By Nita Chicooree-Mercier
There is refreshing news of how education and liberalization propel the world’s most downtrodden people up to the top list of billionaires. Indeed, the achievements of such people are even greater and praiseworthy since they successfully managed to climb up the economic ladder in spite of traditional discrimination they have faced for ages.India is full of extremes and paradoxes. A league of more than 30 Dalit ‘crorepatis’ (billionaires) comprising first-generation entrepreneurs who run successful businesses and give jobs to others shows how Dalits (oppressed people), through sheer hard work and competition, can make it to the top defying odds and castes.
One such success story is that of a woman, Kalpana Saroj who got married off at the age of twelve. With a loan of Rs 40, 000 she first purchased a few sewing machines and employed women to stitch and embroider garments. Grit coupled with a powerful motivation to achieve brought her into real estate and construction, and she is now heading Mumbai-based Kamani tubes company which boasts of Rs 100 crore (Rs one billion) business.
When he cruises past his village in his BMW, Ashok Kade weeps and often asks his chauffeur to stop by a huge tree; he steps out and rests in its shade, gives it a hug and even talks to the tree. Since his birth, his caste-status marked him out for exclusion from the village ground, the well, its water, the temple and almost everything. Khade clutched firmly at education, sweated out in the docks during the day and studied for a diploma in mechanical engineering at night, living under staircases at times for lack of money to pay rent. Today, his company, Das Offshore undertakes construction assignments, builds skywalks or foot overbridges; his empire is worth Rs 550 crore (Rs 5.5 billion) and has a workforce of 4500 people.
A refreshing change from the usual mucky corruption news hitting the headlines lately! Milind Kamble always dreamt of becoming a billionaire every time he looks at the list of billionaires published in the magazine Fortune. Today, as the CMD of Fortune Construction Company, he has made it to the world’s list of the richest. In Gujarat, Nagin Makwana runs a business of multi-filament yarn with a turnover of Rs 3 billion.
What is inspiring is that the new breed of entrepreneurs were propelled by sheer grit and tremendous self-belief in areas not traditionally open to their community, putting up a tough struggle in a market where businesses are run on networks and caste lines. All this has come true after years of fighting a system whose very structure is designed to keep them out. Not to mention discrimination along the lines of untouchability, a whole structure of stereotypes about their lack of skills and poor command of English. Traditions have fortunately been overtaken by the democratic and humanitarian principles that underlie the Constitution of the Indian Republic established a mere 60 years ago. Even so tremendous personal effort has been and continues to be necessary.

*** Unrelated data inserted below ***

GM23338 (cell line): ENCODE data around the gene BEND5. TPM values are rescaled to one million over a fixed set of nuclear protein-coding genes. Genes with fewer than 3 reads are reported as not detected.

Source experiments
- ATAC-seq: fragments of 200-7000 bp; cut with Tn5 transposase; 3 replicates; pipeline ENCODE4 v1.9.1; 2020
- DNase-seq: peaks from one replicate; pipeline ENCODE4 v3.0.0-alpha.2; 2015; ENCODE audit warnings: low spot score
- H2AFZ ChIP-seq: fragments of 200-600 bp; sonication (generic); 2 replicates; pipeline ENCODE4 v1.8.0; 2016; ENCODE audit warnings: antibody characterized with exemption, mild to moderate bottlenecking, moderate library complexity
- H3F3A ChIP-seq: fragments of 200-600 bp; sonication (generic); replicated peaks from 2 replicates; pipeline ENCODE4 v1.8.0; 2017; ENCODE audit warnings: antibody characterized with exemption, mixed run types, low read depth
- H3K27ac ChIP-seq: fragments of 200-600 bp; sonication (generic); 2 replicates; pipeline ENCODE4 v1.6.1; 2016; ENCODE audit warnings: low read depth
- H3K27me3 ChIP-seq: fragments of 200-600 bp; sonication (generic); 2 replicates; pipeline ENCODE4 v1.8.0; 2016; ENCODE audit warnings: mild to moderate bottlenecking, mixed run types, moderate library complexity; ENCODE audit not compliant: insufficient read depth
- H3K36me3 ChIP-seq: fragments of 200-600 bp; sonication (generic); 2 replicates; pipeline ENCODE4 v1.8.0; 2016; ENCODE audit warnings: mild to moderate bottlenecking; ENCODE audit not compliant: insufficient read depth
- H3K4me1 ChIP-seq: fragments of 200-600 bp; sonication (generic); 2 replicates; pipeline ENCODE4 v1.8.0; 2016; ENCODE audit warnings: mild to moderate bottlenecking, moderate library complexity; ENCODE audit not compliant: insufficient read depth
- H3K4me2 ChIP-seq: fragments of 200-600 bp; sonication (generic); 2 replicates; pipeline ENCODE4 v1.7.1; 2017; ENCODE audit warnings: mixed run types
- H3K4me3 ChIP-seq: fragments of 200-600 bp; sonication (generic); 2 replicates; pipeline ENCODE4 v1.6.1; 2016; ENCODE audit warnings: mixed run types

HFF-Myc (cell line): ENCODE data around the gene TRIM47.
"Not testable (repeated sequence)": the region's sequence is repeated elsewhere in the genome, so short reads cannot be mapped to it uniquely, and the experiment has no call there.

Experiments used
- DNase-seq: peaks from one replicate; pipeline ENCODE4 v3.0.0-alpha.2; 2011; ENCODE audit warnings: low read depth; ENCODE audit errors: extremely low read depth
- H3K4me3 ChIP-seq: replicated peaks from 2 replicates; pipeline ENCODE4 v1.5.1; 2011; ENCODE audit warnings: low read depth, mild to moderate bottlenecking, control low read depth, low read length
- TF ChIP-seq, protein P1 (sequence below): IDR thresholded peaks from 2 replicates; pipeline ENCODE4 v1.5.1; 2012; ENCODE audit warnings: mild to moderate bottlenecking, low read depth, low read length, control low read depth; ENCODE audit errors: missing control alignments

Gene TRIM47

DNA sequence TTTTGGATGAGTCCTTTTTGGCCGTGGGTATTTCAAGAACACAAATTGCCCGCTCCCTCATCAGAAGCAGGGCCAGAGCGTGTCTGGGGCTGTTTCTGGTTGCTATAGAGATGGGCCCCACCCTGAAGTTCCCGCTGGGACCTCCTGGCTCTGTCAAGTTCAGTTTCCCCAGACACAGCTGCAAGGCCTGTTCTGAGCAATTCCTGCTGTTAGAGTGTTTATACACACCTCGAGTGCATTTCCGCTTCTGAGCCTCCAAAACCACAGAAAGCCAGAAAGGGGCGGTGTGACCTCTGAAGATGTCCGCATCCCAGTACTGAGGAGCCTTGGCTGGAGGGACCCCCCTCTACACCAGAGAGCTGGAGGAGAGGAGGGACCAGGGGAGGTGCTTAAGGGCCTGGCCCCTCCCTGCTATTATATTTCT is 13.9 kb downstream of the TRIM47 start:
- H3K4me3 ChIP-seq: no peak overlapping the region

Besides, liberalization has been a blessing in disguise, causing Dalits to step out and try to forge networks as they rise up in the open market. Notwithstanding the 2007 idea to hire people irrespective of castes in the private sector, employment of Dalits is still voluntary. The state has confined itself to playing the welfare card, often treating the poorest as a mere vote bank. However, Dalit entrepreneurs have made it from slums to riches outside the affirmative action state policy of job quotas in the public sector.
Successful Dalit crorepatis are striving to uplift their brethren through community service and education. Dr Sushant Meshram whose father worked as a waiter in a factory is soon to open a multi-speciality state-of-the-art hospital in Nagpur which will be open to the public in a month’s time.
Saroj, Khade and others have opted to open schools in their villages. Sharath Babu, whose mother sold idlis for a living in Chennai, started the eatery chain Food King four years ago which yields Rs 70 million annually. He joined politics and encouraged people to do so to rid politics of its bad name in a state where middle caste grip on political affairs poses a serious challenge.
Poverty and backwardness are still endemic among Dalits and huge inroads are yet to be made. The state has succeeded in bringing rebellious areas into the mainstream through education and job opportunities, which is much better than dropping bombs on its own children. Tribals and Adivasis living in remote places still encounter horrendous discrimination, lack of access to proper health care, education and employment.
Human beings improve through education, job opportunities and economic prosperity. If this policy is applied on a wider scale, there might well be fewer ‘internal security threats’. The number of successful businessmen is expected to rise, and it is desirable that a strong middle class arises. We may rightly say that the new entrepreneurs are role models for the downtrodden in the world and their success stories unveil further possibilities in a new India.
* Published in print edition on 29 April 2011